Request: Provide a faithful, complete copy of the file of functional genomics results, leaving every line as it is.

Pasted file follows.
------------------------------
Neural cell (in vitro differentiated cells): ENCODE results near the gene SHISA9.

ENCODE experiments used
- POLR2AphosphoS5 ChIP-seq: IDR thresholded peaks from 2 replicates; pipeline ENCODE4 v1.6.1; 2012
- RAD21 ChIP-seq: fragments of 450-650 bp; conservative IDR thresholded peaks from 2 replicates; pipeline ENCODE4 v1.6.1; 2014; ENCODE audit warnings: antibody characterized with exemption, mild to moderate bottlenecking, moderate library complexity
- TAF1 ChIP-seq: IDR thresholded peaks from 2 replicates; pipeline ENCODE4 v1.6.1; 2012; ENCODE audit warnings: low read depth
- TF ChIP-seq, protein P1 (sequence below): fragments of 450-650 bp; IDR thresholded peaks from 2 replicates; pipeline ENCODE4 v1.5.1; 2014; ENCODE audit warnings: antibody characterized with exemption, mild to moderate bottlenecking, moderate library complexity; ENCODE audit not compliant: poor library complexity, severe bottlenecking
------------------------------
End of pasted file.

Neural cell (in vitro differentiated cells): ENCODE results near the gene SHISA9.

ENCODE experiments used
- POLR2AphosphoS5 ChIP-seq: IDR thresholded peaks from 2 replicates; pipeline ENCODE4 v1.6.1; 2012
- RAD21 ChIP-seq: fragments of 450-650 bp; conservative IDR thresholded peaks from 2 replicates; pipeline ENCODE4 v1.6.1; 2014; ENCODE audit warnings: antibody characterized with exemption, mild to moderate bottlenecking, moderate library complexity
- TAF1 ChIP-seq: IDR thresholded peaks from 2 replicates; pipeline ENCODE4 v1.6.1; 2012; ENCODE audit warnings: low read depth
- TF ChIP-seq, protein P1 (sequence below): fragments of 450-650 bp; IDR thresholded peaks from 2 replicates; pipeline ENCODE4 v1.5.1; 2014; ENCODE audit warnings: antibody characterized with exemption, mild to moderate bottlenecking, moderate library complexity; ENCODE audit not compliant: poor library complexity, severe bottlenecking